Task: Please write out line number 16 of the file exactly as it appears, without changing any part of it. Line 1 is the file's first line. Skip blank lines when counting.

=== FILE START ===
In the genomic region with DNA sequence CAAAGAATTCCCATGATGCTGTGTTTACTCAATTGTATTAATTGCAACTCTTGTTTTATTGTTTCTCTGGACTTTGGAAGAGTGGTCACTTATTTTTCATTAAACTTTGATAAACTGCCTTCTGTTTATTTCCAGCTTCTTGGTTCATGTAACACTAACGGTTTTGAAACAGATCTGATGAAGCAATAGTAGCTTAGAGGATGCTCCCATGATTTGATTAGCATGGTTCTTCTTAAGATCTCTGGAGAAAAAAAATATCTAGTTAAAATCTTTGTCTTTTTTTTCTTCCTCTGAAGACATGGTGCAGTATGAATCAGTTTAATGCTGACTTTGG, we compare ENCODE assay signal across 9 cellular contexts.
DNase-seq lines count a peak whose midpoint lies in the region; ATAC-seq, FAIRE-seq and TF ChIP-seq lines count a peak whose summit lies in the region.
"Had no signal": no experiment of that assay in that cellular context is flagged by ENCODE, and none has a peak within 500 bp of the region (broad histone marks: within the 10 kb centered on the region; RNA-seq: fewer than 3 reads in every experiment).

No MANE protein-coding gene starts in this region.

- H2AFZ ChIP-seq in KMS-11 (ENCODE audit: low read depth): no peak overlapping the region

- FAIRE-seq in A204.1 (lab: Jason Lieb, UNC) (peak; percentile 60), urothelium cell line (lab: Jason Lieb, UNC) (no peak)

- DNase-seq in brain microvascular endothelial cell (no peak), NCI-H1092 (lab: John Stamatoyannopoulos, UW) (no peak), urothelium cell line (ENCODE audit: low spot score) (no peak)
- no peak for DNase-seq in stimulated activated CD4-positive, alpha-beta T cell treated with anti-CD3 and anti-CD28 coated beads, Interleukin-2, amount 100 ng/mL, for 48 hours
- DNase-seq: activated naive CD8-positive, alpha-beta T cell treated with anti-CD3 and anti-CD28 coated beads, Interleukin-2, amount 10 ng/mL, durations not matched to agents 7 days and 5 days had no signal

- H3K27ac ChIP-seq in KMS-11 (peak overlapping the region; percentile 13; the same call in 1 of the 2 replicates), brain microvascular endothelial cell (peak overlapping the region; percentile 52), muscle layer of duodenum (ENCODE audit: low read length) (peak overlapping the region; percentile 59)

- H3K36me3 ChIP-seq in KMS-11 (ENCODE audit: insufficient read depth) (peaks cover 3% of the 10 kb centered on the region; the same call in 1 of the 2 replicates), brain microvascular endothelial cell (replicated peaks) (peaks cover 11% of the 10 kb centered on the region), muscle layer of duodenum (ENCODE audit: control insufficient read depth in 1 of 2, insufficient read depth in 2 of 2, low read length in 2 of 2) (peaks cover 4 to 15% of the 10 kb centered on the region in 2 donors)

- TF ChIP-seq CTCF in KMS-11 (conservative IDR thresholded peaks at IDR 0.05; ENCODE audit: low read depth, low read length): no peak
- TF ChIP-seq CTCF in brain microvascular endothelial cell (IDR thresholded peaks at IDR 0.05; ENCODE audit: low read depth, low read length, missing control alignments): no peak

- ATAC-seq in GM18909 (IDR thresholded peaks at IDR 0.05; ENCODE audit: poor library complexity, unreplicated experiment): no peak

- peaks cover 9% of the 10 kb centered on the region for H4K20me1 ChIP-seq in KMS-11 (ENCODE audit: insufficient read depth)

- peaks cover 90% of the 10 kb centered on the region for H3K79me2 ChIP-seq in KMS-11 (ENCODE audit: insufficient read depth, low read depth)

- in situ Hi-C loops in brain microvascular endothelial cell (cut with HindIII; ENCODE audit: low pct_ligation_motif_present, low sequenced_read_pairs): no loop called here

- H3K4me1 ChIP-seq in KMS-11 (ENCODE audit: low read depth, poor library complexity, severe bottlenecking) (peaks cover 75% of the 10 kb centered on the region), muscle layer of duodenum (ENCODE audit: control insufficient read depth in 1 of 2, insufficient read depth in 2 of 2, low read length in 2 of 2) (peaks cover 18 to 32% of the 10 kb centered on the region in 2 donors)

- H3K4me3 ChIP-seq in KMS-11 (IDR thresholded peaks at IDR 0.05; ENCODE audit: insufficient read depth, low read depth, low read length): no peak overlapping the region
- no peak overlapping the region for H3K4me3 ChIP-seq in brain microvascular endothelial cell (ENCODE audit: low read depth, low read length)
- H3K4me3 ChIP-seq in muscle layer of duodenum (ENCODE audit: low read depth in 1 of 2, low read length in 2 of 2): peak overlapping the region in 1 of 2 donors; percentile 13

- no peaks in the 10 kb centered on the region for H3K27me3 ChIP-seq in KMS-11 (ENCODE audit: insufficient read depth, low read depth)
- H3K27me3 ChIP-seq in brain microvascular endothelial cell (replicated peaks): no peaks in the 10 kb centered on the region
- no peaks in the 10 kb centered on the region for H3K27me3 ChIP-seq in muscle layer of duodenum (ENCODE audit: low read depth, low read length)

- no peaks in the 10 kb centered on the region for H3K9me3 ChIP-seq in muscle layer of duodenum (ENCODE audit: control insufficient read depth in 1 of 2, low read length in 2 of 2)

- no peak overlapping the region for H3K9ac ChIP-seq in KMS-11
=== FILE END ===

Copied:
- peaks cover 90% of the 10 kb centered on the region for H3K79me2 ChIP-seq in KMS-11 (ENCODE audit: insufficient read depth, low read depth)